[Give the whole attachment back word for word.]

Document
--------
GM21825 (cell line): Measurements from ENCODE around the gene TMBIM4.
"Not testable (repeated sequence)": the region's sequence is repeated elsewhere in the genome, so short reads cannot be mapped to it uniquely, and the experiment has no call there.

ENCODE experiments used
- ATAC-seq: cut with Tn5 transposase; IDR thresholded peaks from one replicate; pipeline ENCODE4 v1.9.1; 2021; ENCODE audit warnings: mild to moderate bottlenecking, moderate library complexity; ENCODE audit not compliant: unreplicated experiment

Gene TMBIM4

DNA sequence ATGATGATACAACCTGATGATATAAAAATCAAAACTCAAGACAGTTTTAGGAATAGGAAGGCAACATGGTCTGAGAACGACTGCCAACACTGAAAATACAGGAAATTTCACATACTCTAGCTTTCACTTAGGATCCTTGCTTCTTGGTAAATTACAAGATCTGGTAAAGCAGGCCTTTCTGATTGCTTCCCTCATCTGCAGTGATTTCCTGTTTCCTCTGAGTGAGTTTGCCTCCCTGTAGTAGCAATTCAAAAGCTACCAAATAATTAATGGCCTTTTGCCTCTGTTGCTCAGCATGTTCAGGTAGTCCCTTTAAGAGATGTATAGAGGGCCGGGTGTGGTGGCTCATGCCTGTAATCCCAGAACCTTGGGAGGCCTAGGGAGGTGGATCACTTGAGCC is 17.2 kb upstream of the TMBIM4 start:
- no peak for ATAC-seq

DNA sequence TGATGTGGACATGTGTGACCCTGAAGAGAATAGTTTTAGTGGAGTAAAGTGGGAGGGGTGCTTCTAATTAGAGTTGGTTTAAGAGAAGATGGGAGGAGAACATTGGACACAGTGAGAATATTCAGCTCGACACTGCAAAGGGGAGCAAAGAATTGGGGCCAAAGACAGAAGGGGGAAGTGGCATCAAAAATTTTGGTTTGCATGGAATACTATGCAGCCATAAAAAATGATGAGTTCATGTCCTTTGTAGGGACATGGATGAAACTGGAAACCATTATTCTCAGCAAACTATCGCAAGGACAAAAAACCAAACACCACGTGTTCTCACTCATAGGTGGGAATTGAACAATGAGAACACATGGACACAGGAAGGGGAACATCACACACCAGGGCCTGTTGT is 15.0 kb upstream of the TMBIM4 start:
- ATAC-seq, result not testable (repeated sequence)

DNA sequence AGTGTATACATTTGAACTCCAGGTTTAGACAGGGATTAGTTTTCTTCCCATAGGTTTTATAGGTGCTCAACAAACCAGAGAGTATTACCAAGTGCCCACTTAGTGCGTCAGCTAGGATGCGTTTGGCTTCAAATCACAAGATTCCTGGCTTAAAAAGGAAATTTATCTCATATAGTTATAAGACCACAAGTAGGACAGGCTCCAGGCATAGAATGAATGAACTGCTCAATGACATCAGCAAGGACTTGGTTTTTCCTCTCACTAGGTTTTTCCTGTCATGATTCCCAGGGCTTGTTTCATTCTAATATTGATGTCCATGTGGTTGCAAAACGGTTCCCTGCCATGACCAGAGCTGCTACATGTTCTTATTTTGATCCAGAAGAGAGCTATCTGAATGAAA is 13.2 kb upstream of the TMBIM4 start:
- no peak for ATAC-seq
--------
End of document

GM21825 (cell line): Measurements from ENCODE around the gene TMBIM4.
"Not testable (repeated sequence)": the region's sequence is repeated elsewhere in the genome, so short reads cannot be mapped to it uniquely, and the experiment has no call there.

ENCODE experiments used
- ATAC-seq: cut with Tn5 transposase; IDR thresholded peaks from one replicate; pipeline ENCODE4 v1.9.1; 2021; ENCODE audit warnings: mild to moderate bottlenecking, moderate library complexity; ENCODE audit not compliant: unreplicated experiment

Gene TMBIM4

DNA sequence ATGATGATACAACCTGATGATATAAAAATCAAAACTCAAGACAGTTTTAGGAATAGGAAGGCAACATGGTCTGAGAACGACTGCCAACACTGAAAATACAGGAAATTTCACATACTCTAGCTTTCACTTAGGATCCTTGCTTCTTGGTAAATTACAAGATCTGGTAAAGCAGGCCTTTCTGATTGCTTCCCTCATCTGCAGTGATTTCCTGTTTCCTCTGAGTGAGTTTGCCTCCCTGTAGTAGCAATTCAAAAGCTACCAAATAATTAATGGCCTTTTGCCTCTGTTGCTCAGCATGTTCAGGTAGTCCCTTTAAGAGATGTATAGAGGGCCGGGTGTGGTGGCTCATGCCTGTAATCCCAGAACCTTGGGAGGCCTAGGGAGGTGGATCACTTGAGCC is 17.2 kb upstream of the TMBIM4 start:
- no peak for ATAC-seq

DNA sequence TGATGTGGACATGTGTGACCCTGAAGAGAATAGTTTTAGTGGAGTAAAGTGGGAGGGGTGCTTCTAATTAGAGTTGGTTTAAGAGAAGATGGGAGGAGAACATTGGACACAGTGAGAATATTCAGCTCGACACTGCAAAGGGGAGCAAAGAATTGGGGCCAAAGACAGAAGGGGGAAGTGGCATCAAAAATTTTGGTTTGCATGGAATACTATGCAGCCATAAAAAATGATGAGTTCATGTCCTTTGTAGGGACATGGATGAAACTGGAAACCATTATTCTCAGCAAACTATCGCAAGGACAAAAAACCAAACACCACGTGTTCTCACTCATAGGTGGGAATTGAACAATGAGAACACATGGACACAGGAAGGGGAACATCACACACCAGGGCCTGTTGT is 15.0 kb upstream of the TMBIM4 start:
- ATAC-seq, result not testable (repeated sequence)

DNA sequence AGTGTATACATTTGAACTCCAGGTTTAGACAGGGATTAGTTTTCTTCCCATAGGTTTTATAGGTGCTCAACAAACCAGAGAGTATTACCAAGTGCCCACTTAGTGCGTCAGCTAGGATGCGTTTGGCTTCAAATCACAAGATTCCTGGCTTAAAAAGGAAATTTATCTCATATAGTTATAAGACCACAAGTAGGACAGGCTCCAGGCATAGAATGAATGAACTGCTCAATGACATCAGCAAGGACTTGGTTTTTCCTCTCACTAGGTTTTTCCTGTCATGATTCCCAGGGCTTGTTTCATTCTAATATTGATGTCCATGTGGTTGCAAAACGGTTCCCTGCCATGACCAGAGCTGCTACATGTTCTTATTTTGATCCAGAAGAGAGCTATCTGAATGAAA is 13.2 kb upstream of the TMBIM4 start:
- no peak for ATAC-seq